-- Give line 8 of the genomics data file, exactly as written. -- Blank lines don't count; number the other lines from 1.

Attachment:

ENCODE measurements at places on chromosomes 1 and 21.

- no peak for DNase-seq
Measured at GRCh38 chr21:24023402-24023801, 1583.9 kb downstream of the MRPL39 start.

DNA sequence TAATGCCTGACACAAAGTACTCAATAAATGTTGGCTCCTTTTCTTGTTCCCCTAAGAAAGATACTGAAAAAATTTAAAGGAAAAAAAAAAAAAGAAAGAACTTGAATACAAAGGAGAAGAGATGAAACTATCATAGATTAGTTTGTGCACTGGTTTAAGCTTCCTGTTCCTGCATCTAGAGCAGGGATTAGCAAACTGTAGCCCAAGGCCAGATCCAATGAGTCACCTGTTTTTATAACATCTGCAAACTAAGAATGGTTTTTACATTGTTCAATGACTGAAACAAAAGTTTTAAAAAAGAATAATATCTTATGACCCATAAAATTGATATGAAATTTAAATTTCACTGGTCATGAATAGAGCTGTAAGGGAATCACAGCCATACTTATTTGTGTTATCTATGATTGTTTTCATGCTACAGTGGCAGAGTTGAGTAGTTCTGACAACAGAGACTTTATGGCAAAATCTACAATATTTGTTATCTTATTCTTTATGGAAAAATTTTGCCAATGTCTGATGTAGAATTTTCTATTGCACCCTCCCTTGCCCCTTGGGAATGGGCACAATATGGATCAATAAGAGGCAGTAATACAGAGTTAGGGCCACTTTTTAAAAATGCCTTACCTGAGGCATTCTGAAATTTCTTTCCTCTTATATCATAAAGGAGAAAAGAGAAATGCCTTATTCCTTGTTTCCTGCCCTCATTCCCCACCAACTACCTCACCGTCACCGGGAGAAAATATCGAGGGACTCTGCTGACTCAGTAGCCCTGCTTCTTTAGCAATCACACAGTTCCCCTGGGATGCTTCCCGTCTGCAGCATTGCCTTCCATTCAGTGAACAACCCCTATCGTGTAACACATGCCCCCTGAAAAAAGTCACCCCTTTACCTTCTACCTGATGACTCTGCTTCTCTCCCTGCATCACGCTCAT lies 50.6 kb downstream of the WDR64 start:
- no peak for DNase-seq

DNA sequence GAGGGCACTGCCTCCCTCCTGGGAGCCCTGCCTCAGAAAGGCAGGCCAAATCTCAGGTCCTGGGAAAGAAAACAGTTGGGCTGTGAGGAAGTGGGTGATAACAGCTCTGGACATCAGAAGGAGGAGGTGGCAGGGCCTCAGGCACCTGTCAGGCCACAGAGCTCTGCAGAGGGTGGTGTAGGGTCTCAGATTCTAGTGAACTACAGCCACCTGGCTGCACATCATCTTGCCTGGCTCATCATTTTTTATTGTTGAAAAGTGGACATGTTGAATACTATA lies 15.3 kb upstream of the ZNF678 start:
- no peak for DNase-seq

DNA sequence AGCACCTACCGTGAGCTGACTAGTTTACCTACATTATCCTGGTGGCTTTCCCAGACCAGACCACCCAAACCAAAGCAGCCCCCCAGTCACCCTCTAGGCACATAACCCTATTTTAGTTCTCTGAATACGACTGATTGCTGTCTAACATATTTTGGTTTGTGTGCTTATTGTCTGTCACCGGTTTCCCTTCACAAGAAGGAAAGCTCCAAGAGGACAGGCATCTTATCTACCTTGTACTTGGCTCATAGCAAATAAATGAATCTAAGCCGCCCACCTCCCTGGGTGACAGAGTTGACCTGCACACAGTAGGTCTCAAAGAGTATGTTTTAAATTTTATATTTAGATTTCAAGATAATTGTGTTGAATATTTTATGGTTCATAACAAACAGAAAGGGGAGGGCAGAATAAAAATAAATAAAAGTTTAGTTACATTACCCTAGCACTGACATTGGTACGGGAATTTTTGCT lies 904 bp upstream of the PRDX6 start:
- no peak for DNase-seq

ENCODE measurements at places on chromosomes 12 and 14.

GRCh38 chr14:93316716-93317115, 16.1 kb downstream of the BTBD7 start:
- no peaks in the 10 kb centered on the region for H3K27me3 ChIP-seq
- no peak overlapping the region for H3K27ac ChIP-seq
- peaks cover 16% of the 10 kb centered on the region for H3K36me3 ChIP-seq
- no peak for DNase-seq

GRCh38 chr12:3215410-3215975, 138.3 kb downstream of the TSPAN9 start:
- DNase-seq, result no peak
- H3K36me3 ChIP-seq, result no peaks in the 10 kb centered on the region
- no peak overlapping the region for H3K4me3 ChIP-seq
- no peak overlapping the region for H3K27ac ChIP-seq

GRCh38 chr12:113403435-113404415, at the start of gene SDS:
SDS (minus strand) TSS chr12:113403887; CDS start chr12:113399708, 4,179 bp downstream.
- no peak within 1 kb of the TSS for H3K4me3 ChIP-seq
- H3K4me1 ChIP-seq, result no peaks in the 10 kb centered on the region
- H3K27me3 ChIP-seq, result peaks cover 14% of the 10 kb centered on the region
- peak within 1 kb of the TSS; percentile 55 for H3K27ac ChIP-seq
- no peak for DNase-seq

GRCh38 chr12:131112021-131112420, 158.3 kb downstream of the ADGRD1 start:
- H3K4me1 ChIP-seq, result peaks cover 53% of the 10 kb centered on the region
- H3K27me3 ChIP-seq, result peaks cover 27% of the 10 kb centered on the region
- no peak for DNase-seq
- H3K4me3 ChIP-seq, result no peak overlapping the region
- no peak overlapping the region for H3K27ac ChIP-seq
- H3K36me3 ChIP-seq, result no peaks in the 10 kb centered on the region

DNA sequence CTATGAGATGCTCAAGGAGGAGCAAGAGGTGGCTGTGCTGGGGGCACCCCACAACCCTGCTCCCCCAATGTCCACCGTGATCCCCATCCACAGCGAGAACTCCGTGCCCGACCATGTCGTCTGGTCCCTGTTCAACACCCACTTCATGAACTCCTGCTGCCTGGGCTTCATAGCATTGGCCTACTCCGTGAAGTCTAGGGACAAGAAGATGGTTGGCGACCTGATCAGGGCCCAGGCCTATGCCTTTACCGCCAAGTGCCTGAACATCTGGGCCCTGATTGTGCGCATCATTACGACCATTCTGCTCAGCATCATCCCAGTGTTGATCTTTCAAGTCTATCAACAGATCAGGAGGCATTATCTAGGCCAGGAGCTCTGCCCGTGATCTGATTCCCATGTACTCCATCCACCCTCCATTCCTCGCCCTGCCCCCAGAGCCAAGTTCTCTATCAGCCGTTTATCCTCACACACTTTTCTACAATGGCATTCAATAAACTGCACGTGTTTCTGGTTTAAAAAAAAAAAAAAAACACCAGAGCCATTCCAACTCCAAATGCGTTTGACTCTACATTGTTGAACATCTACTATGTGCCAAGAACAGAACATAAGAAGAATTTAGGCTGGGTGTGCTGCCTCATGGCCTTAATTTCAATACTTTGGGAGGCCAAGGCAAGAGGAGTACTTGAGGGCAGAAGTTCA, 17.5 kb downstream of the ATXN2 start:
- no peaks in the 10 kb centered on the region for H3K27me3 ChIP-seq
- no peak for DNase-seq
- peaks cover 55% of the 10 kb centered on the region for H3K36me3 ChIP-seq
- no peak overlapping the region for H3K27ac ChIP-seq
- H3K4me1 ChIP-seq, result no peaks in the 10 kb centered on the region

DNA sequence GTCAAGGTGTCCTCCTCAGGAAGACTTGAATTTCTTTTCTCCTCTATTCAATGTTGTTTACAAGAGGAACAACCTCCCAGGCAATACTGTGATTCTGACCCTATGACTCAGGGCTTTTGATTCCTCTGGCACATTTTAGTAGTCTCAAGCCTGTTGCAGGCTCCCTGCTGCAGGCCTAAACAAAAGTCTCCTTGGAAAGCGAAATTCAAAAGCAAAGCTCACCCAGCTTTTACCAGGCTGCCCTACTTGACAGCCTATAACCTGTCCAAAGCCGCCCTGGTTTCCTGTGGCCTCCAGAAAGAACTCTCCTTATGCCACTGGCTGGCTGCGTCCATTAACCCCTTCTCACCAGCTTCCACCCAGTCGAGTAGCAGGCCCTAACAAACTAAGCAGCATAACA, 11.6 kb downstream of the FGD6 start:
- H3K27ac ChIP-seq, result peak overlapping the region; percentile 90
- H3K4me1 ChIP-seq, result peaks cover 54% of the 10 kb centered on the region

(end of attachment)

DNA sequence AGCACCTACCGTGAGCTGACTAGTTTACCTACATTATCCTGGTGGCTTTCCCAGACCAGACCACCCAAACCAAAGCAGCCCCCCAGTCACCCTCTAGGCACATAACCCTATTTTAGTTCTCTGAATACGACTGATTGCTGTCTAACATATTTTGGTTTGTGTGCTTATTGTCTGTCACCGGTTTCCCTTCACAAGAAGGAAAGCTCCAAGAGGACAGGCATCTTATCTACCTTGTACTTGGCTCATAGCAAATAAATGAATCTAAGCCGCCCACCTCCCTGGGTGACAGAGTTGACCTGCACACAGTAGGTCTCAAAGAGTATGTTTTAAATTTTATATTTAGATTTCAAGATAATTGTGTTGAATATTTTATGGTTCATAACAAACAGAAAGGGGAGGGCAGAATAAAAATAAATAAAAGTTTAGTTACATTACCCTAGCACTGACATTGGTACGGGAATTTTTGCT lies 904 bp upstream of the PRDX6 start: